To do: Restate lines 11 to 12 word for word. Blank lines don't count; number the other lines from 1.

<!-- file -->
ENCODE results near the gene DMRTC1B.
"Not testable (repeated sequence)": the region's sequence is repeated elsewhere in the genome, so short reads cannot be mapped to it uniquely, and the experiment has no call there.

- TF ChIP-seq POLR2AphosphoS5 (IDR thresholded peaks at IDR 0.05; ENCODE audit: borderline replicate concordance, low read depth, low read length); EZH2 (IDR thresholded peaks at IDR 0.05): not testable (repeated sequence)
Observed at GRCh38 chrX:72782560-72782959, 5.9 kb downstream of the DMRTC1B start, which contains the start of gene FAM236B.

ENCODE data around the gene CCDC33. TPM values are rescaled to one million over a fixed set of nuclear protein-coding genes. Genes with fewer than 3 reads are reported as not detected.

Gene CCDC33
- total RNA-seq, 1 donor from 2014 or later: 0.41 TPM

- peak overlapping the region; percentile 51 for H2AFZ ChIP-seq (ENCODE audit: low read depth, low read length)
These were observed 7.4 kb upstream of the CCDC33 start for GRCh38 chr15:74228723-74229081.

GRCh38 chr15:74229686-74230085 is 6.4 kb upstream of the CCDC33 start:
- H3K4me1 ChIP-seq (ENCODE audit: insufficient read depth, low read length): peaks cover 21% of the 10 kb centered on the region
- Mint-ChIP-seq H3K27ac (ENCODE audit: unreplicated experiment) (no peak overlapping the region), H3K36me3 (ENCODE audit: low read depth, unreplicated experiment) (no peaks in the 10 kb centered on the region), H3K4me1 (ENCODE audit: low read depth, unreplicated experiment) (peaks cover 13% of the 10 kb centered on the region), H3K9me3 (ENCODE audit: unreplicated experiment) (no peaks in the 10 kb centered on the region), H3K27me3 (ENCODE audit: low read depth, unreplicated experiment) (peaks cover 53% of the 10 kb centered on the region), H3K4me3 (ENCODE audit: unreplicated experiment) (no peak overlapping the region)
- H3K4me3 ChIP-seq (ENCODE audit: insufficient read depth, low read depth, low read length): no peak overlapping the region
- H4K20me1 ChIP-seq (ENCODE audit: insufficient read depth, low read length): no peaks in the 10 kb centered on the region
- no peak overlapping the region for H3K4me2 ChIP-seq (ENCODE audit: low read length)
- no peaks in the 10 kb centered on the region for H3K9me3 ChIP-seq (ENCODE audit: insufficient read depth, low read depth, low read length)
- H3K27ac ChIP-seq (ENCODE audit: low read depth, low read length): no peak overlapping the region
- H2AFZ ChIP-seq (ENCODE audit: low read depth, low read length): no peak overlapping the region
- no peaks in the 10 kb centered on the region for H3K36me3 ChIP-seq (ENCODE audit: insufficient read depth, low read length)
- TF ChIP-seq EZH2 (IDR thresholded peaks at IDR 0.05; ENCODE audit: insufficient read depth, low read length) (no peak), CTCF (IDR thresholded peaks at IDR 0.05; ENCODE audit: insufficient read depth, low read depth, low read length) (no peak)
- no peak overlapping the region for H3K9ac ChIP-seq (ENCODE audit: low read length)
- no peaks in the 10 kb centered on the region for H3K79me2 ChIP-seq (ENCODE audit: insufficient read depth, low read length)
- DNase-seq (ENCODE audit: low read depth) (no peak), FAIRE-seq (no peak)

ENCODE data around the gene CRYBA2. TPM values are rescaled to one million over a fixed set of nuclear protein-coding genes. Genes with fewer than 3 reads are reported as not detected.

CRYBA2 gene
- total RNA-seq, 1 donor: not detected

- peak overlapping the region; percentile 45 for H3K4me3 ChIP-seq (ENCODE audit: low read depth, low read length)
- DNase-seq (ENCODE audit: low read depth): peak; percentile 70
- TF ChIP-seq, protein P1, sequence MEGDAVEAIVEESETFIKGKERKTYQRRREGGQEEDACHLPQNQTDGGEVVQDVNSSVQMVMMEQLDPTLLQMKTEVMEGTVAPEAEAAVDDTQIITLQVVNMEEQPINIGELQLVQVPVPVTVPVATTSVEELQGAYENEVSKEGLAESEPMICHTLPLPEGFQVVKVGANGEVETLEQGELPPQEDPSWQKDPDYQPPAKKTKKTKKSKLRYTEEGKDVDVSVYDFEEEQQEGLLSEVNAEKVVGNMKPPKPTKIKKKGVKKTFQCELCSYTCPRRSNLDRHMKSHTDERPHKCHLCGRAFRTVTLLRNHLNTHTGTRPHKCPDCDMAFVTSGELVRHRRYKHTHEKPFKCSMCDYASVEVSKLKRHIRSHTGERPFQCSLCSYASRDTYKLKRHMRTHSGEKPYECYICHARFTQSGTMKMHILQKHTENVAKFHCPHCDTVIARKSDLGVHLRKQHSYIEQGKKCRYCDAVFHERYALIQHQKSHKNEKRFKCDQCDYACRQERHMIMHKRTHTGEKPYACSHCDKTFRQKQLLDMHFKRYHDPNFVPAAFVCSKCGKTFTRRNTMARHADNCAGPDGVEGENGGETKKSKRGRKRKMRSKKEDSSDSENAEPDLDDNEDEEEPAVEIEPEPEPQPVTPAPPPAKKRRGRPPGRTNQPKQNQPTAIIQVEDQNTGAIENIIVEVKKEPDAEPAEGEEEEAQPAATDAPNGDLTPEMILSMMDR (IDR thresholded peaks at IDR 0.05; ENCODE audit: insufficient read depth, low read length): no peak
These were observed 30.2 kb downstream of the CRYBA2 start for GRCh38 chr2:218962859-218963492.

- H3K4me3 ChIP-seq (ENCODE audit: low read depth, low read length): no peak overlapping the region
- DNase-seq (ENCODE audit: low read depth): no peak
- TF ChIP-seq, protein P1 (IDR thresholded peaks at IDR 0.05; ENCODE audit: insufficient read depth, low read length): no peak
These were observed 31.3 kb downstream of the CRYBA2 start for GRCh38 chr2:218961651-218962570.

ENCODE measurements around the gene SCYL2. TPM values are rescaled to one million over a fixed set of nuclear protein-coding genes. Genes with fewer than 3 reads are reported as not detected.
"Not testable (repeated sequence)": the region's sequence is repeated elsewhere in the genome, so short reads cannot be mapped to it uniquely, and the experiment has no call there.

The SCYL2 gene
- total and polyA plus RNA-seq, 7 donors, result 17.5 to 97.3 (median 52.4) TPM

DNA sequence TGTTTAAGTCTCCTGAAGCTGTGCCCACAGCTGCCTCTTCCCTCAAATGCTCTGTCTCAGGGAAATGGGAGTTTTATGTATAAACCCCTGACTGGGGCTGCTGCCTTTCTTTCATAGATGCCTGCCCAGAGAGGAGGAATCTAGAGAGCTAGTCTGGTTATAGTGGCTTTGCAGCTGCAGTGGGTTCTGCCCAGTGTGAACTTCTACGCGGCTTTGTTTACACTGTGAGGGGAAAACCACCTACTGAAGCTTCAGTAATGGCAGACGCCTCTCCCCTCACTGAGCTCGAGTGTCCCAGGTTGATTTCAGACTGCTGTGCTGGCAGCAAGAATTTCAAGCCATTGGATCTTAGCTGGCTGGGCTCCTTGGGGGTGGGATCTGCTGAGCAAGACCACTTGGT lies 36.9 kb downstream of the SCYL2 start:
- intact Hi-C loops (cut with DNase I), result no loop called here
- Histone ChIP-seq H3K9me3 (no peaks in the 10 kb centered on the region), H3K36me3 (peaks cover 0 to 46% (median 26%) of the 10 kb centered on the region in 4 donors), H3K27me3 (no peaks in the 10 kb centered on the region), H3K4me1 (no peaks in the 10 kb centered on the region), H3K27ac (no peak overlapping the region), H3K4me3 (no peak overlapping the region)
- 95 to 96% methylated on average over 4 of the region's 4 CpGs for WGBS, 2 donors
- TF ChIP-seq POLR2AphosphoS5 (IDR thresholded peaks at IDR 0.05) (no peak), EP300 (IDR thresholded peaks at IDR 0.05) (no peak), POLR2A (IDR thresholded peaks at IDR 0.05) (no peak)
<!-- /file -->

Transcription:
- H3K4me1 ChIP-seq (ENCODE audit: insufficient read depth, low read length): peaks cover 21% of the 10 kb centered on the region
- Mint-ChIP-seq H3K27ac (ENCODE audit: unreplicated experiment) (no peak overlapping the region), H3K36me3 (ENCODE audit: low read depth, unreplicated experiment) (no peaks in the 10 kb centered on the region), H3K4me1 (ENCODE audit: low read depth, unreplicated experiment) (peaks cover 13% of the 10 kb centered on the region), H3K9me3 (ENCODE audit: unreplicated experiment) (no peaks in the 10 kb centered on the region), H3K27me3 (ENCODE audit: low read depth, unreplicated experiment) (peaks cover 53% of the 10 kb centered on the region), H3K4me3 (ENCODE audit: unreplicated experiment) (no peak overlapping the region)